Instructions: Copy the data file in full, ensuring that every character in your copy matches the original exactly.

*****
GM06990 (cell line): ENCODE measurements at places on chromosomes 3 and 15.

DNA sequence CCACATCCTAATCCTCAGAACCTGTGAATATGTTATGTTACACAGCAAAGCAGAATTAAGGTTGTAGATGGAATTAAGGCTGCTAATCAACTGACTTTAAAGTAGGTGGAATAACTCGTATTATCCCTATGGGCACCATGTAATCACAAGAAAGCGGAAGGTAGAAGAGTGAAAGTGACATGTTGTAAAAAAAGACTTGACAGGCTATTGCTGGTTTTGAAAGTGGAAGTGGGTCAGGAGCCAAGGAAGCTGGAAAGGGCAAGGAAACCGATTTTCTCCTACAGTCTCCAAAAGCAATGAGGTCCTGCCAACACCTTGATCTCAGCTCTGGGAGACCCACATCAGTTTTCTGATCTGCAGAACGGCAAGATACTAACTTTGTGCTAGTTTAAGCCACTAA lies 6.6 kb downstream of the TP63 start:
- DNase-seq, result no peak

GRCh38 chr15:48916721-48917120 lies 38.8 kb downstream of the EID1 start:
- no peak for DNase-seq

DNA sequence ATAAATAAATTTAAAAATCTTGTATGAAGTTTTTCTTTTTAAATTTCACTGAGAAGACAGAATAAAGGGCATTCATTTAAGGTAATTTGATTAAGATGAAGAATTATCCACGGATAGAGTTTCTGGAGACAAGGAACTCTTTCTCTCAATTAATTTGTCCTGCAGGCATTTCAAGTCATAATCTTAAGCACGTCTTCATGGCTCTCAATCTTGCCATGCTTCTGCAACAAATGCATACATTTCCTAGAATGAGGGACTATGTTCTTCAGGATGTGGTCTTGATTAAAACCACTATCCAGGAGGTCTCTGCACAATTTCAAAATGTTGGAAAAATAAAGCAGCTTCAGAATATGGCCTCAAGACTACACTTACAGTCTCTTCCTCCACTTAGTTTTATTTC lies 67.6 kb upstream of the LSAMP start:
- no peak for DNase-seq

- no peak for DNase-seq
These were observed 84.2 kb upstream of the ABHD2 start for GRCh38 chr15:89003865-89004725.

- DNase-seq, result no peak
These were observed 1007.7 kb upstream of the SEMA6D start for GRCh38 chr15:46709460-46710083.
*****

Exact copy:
GM06990 (cell line): ENCODE measurements at places on chromosomes 3 and 15.

DNA sequence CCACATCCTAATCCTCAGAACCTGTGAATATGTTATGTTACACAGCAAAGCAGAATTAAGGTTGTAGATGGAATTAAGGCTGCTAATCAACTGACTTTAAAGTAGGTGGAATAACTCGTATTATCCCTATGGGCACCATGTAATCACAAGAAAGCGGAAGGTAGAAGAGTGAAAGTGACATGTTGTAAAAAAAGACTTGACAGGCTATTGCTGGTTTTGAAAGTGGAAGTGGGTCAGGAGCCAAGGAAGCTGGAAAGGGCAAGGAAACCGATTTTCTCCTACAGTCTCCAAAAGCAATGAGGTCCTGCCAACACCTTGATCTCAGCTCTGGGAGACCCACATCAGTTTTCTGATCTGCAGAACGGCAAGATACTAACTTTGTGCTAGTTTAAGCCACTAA lies 6.6 kb downstream of the TP63 start:
- DNase-seq, result no peak

GRCh38 chr15:48916721-48917120 lies 38.8 kb downstream of the EID1 start:
- no peak for DNase-seq

DNA sequence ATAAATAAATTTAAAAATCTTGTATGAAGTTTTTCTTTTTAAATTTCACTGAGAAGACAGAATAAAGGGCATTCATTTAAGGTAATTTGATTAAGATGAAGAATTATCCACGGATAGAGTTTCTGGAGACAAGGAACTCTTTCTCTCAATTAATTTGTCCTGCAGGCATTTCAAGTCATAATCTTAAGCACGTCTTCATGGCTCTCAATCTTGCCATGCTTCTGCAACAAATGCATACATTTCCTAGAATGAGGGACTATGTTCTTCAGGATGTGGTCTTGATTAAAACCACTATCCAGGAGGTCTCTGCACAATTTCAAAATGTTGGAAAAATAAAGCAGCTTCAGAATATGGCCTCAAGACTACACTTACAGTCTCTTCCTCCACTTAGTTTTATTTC lies 67.6 kb upstream of the LSAMP start:
- no peak for DNase-seq

- no peak for DNase-seq
These were observed 84.2 kb upstream of the ABHD2 start for GRCh38 chr15:89003865-89004725.

- DNase-seq, result no peak
These were observed 1007.7 kb upstream of the SEMA6D start for GRCh38 chr15:46709460-46710083.